Hope that provides some useful perspective!

  • Hi, Sera,

    SO good to read another blog from you – I was thinking recently it had been a while, and I always find your blogs energizing and affirming!

    You really struck a chord with me this time. I was one of those “insider” dissidents in the “mental health” system for a decade or so, and I ran into the very same kind of dismissive attitudes once my views were known. In particular, I relied a lot on knowing the latest research on a topic as a means of balancing the power for clients, but I encountered exactly the same resentment from folks, as if I’d somehow “outfoxed” them by presenting actual DATA that they were unfamiliar or uncomfortable with. It was, indeed, VERY tiring, and I got out of the field and into advocacy as a result. Advocacy pays like crap but at least I could go home feeling OK at the end of the day. Still, most advocacy is for individuals, and system advocacy is much harder and much slower.

    Bottom line, we’re working against CORRUPTION, and corruption is not changed by data or even by good working relationships. It’s changed by deleting the financial incentives toward corrupt behavior, and it’s rampant in our society today. I truly believe that’s where we have got to put more of our energy, yet the thought of taking on THAT juggernaut is even more exhausting!

    Thanks for putting so much of my experience into words. Sometimes helping individuals who are brutalized by the system doesn’t feel like much, but it DOES make a huge difference for those individuals, and in the end, the country IS made up of individuals and maybe we need to help wake up a lot more before the big-scale changes we need to see become possible.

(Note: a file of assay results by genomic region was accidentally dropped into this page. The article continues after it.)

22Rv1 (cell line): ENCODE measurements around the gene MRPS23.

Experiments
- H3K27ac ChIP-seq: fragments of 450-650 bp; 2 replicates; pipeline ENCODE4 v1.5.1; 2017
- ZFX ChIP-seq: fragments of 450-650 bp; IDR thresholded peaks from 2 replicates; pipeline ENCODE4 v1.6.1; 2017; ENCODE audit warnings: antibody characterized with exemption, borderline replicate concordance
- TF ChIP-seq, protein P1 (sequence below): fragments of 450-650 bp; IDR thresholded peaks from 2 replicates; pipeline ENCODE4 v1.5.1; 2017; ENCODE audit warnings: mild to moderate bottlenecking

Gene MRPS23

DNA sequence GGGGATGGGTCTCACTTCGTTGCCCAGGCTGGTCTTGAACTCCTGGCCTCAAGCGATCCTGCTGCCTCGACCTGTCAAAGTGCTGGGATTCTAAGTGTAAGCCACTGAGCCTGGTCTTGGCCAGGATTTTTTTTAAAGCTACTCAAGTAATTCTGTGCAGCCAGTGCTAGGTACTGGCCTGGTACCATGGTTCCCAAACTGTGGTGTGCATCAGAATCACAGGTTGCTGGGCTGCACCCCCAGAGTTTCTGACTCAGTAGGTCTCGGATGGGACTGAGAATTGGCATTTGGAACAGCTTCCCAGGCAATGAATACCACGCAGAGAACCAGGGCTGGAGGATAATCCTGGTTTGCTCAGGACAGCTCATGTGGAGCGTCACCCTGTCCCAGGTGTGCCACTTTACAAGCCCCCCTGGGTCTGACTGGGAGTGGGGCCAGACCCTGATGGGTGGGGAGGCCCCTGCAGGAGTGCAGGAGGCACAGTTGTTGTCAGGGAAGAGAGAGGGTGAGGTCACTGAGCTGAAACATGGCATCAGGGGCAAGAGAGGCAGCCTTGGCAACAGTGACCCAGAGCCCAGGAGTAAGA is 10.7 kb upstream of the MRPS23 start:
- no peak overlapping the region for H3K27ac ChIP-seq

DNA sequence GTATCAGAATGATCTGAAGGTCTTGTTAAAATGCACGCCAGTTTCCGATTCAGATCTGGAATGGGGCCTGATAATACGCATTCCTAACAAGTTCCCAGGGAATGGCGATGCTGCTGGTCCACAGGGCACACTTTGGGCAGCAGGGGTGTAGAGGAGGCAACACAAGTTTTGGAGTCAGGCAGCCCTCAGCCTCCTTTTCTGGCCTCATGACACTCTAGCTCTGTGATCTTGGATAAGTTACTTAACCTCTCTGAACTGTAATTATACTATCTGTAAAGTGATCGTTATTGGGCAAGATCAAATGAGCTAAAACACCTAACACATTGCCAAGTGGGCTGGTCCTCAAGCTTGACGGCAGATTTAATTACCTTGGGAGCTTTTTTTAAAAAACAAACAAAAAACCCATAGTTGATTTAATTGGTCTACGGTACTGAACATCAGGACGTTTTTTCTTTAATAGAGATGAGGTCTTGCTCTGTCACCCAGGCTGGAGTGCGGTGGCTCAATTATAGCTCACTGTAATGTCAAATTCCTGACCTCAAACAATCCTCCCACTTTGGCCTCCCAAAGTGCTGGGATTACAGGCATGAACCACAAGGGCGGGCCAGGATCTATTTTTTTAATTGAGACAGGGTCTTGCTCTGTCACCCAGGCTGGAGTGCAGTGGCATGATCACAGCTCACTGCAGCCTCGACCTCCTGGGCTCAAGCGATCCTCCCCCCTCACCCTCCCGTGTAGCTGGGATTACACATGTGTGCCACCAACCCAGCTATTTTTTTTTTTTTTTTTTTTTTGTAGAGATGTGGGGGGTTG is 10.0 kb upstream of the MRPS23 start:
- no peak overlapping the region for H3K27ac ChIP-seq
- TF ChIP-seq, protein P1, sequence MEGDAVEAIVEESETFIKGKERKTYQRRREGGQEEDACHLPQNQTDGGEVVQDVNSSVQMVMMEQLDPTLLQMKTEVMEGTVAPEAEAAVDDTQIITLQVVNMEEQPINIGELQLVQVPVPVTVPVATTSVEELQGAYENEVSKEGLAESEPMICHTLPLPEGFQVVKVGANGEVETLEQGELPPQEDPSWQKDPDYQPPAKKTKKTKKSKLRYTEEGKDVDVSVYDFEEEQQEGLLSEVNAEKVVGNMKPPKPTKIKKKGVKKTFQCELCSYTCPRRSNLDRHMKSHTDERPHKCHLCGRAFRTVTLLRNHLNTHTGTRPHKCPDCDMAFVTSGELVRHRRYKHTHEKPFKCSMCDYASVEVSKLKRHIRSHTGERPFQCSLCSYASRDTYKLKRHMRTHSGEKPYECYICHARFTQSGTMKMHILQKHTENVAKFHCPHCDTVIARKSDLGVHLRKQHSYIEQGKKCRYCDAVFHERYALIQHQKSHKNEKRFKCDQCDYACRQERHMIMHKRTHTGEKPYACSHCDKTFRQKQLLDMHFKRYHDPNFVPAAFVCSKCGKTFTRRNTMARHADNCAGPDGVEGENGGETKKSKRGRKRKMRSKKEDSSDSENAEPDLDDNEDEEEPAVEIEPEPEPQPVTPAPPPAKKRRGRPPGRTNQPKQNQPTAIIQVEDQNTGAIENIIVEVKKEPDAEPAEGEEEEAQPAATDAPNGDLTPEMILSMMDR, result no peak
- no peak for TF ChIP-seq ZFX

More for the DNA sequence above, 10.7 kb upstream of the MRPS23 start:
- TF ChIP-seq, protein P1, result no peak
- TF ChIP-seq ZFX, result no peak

—- Steve

  • It’s not just a matter of identity or ideology – it’s also a matter of power and financial remuneration. Social determinants require large-scale social ACTION, and this threatens the bottom line of big corporations (and the politicians who depend on their donations) as well as threatening the hold of dominant groups on power over those they deem below them in social value.

  • If you read about and look at most people’s experiences with psychiatrists these days, you will see that many if not most propose that the MAIN cause of “mental illness” is biological. They need to do this in order to justify using drugs as their first line treatment.

    Clearly, there are situations where a person is very easily injured from almost no impact. However, the psychiatric field is taking NORMAL reactions to traumatic situations and blaming the brain of the patient for their “wrong” reaction. I had this conversation with a very mainstream psychiatrist, smart guy, generally rational. He argued that people who react with flashbacks to a traumatic event are “disordered,” simply because not everyone reacts that way, so there “must be something wrong with their brains.”